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FURTHER READING
Poems About Mothers
Disciplines [If there is prayer, there is a mother kneeling]
by Dawn Lundy Martin
Kaddish, Part I
by Allen Ginsberg
Beasts
by Carmen Giménez Smith
Chorus
by Catherine Barnett
Exile
by Alicia Suskin Ostriker
Getting Close
by Victoria Redel
Jugglers
by Francisco Aragón
Lucky
by Tony Hoagland
Mama, Come Back
by Nellie Wong
Measurement Fable
by Rusty Morrison
Metamorphosis
by James Richardson
Mother
by Herman de Coninck
Mother
by Lola Ridge
Mother Ann Tells Lucy What Gave Her Joy
by Arra Lynn Ross
Mother o' Mine
by Rudyard Kipling
Mother's Day
by David Young
My Mother on an Evening in Late Summer
by Mark Strand
My Mother Was No White Dove
by Reginald Shepherd
My Mother Would Be a Falconress
by Robert Duncan
My Mother's Funeral
by Ira Sadoff
Parents
by William Meredith
Picking Up
by Evelyn Duncan
Poems about Motherhood
Postcards
by E. Ethelbert Miller
Postpartum
by Hiromi Itō
Rock Me to Sleep
by Elizabeth Akers Allen
She Leaves Me Again, Six Months Later
by Collier Nogues
The Player Queen
by W. B. Yeats
The Routine Things Around the House
by Stephen Dunn
The Visit
by Jason Shinder
They Call This
by C. K. Williams
To My Mother
by Edgar Allan Poe
To My Mother
by Christina Rossetti
To My Mother
by Robert Louis Stevenson
To My Mother Waiting on 10/01/54
by Teresa Carson
Untitled [A house just like his mother's]
by Gregory Orr
Wedding Cake
by Naomi Shihab Nye
With Child
by Genevieve Taggard
[Sonnets are full of love, and this my tome]
by Christina Rossetti
Other Ekphrastic Poems
Purgatorio, Canto X
by Dante Alighieri
The Iliad, Book XVIII, [The Shield of Achilles]
by Homer
All those Attempts in the Changing Room!
by Anne Stevenson
Archaic Torso of Apollo
by Rainer Maria Rilke
Die Muhle Brennt--Richard
by Richard Matthews
Hagar in the Wilderness
by Tyehimba Jess
In a Blue Wood
by Richard Levine
Incomplete Lioness
by Linda Bierds
Joseph Cornell, with Box
by Michael Dumanis
Landscape With The Fall of Icarus
by William Carlos Williams
M. Degas Teaches Art & Science at Durfee Intermediate School, Detroit 1942
by Philip Levine
Mural with HUD Housing & School Bus (1980)
by Adrian Matejka
Museum Guard
by David Hernandez
Ode on a Grecian Urn
by John Keats
On Seeing Larry Rivers' Washington Crossing the Delaware at the Museum of Modern Art
by Frank O'Hara
On Seeing the Elgin Marbles
by John Keats
On the Medusa of Leonardo Da Vinci in the Florentine Gallery
by Percy Bysshe Shelley
Photograph of People Dancing in France
by Leslie Adrienne Miller
Seeing All the Vermeers
by Alfred Corn
Stealing The Scream
by Monica Youn
The Abolition of Reality [Georges Seurat]
by Adriano Spatola
The Family Photograph
by Vona Groarke
The Mad Potter
by John Hollander
The Man with the Hoe
by Edwin Markham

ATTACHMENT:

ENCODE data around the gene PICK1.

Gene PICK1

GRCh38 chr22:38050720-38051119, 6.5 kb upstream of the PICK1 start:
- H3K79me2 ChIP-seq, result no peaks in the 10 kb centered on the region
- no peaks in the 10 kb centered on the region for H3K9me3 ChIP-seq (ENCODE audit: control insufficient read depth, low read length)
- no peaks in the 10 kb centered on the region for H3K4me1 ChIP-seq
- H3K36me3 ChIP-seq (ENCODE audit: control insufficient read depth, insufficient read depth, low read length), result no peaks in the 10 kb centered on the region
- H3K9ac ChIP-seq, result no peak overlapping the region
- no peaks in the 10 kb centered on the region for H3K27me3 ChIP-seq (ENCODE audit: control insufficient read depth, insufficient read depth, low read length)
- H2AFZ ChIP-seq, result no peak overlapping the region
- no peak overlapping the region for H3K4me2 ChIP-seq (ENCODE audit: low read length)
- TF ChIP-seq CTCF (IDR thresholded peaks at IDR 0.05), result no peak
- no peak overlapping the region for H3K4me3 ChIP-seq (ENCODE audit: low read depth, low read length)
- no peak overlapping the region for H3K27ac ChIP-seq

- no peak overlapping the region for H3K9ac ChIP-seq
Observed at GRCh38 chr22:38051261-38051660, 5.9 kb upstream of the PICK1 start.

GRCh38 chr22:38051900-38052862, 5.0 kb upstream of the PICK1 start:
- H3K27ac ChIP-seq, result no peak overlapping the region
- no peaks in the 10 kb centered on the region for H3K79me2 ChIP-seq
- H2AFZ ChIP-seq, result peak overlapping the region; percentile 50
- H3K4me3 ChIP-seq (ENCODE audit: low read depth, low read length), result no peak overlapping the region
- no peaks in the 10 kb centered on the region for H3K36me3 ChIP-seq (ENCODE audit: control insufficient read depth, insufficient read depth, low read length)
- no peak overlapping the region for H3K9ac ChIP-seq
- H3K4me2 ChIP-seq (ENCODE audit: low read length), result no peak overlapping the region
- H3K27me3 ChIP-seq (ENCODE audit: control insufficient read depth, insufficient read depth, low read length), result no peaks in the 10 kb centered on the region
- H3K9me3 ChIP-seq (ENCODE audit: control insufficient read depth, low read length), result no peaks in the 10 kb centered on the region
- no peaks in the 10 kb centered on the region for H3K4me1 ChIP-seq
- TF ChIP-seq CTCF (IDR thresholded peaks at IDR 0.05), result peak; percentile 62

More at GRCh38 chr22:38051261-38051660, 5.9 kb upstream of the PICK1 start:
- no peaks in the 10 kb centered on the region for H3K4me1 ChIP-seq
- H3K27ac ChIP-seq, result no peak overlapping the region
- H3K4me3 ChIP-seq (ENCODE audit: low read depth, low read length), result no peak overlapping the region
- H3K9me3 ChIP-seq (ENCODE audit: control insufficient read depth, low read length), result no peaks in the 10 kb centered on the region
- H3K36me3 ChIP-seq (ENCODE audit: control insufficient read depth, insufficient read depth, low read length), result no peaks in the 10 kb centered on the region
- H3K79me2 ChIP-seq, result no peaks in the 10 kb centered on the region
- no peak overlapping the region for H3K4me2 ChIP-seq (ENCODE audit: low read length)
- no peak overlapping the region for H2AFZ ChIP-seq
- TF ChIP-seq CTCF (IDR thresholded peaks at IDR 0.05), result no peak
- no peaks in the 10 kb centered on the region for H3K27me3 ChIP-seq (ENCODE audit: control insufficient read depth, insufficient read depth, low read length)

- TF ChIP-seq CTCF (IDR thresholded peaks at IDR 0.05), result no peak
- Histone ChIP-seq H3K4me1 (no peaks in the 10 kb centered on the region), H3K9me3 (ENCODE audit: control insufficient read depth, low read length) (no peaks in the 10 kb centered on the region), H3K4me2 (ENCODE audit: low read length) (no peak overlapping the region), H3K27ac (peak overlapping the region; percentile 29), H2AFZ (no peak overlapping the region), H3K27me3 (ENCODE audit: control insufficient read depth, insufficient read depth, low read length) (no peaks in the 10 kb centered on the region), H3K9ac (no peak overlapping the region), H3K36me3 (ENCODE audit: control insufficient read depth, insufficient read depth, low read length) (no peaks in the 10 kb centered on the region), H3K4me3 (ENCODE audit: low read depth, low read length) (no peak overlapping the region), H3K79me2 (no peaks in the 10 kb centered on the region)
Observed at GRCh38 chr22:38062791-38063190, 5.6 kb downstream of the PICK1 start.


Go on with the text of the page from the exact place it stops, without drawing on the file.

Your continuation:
The Painting
by John Balaban
The Picture of Little T. C. in a Prospect of Flowers
by Andrew Marvell
The Shield of Achilles
by W. H. Auden
To Haydon with a Sonnet Written on Seeing the Elgin Marbles
by John Keats
War Photograph
by Kate Daniels
Why knowing is (& Matisse's Woman with a Hat)
by Martha Ronk
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a woman peeling apples, with a small child

 
by Pattie McCarthy

straight off the blade she hands 

it over her small hand the long peel for divination
 
the long peel hissing like a boa constrictor         how long 
it must take to dress the daughter in all of her
 
gathers & kirtles & caps 

her pinafore pockets full of oyster shells yes


what she can't see     what hurts her eyes          & like a genre painting I'll include

the image of another             painting or         a mirror
or a dog           
                  how Vermeer preferred women working alone
 
                                        how this also      uses natural light in an otherwise unlit interior

when the old woman peels apples she's surrounded 

by circles & keeps         her book in good light             & when 
she is young it's a rich   brocade              steady hands 

a hairband & a little jut of thought in her jaw                           (see also dutch        quiet   )
About this poem:
"This poem is from 'genre scenes,' which is a series of ekphrastic poems responding to paintings of interiors and/or paintings of women working in the home. I started the series to learn more about the 17th century Dutch genre scene—including how its historical reception has reflected cultural response to the domestic."

—Pattie McCarthy






Copyright © 2014 by Pattie McCarthy. Used with permission of the author. This poem appeared in Poem-A-Day on February 13, 2014. Browse the Poem-A-Day archive.
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